Why use anything?
Good thermal conductivity is important to the dissipation of unwanted heat from active power components and also important to the application of thermal platforms for testing electronics.
Perfectly flat, parallel and particle free surfaces might show better thermal conductivity directly pressed together, however some of the real-world realities generally prevent that best-case best performance. Here are a few reasons to use thermal grease:
- Metal surfaces that appear to the eye to be perfectly flat, free of voids and parallel are usually are not.
- Electronics likes cleanliness, not all products can be built in clean rooms. A small unseen particle between two surfaces can easily prevent them from mating properly
- Keeping even pressure on two surfaces is not always as easy as it might seem. Keeping an appropriate amount of pressure on the two surfaces is important to transfer heat. Grease fills voids caused by uneven clamping pressure.
Thermal grease to the rescue?
So - given that close enough to perfect flatness, cleanlieness and parallelness is hard to achieve, thermal grease has been used for decades to improve the thermal conductivity between two metal surfaces. Much has been said lately in the world of competitive computing & overclockers about heat transfer thermal grease. Generally the most important point is less is better. there are articles and stories reporting varying levels of improvement in heat transfer from different grades of thermal transfer grease. In general, what I have seen says that the quality of the grease can make some difference and the high end stuff is expensive but generally far from proprtionally better. One youtube video even sugested Nutella, the food product worked about as well as many thermal transfer product. Well I'd say don't try that but is interesting that it could work at all, even as a short term solution. I am pretty sure over time it would shrink and prove corrosive to metals to mention a few. Properly applied thermal compound should have little risk of making a mess over the rest of the electronics or in general. This is also a good time to note that often electrical conductivity doesn't matter that much but depending on the application, some thermal compounds are specified to be electrically conductive and some are requires to be insulating. clearly you wouldnt want unwanted electrical conductivity on a circuit assembly.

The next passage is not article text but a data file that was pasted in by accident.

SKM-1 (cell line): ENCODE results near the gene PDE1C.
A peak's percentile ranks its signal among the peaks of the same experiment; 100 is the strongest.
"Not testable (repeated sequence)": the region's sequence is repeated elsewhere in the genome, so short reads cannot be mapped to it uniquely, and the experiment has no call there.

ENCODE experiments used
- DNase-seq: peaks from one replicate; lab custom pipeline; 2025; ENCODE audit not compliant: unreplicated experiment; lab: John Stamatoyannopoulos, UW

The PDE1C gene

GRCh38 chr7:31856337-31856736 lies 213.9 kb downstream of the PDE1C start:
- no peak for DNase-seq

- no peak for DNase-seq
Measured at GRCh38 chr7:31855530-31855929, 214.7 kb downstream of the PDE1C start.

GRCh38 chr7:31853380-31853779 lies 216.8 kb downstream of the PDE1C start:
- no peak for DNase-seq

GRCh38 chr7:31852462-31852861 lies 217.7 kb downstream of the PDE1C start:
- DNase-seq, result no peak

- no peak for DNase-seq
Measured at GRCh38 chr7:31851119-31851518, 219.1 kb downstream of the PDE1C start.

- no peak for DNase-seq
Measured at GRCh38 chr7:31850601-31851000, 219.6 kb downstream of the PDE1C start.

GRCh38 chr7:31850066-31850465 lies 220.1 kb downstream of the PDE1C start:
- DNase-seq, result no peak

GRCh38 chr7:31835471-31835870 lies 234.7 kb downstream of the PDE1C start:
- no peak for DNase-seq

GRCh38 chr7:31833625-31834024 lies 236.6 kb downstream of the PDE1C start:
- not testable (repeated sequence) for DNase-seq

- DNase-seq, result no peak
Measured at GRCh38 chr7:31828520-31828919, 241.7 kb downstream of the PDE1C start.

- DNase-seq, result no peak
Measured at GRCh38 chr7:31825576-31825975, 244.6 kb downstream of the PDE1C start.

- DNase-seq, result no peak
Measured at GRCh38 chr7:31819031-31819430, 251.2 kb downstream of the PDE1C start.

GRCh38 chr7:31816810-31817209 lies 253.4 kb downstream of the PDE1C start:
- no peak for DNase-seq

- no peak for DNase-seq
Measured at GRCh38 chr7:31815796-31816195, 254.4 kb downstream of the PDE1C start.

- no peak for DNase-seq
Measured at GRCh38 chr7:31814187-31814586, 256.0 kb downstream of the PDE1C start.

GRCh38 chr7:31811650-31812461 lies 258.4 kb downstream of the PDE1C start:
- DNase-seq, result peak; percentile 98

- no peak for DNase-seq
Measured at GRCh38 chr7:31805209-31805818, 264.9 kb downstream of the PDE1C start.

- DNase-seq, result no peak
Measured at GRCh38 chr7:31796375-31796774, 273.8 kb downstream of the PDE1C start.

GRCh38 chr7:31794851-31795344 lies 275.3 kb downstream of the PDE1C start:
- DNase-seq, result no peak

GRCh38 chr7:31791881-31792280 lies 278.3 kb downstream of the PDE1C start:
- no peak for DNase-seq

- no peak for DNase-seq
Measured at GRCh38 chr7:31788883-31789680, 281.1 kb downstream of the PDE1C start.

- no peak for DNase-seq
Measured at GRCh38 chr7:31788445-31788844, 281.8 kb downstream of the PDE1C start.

Silpads to the rescue from messy grease.
Silpads and similar products are pretty much what the name says, silicone based pads used in lieu of grease and designed to be either electrically conductive or not based on the application. They compress siightly to fill in voids and are often reusable providing faster, more repeatable results. Silpads are a good solution for many heat transfer requirements. Due to their generally thicker nature, they are generally slightly less thermally conductive than a very thin layer of thermal compound. When it is important to maintain electrical isolation, they are often better than other alternatives.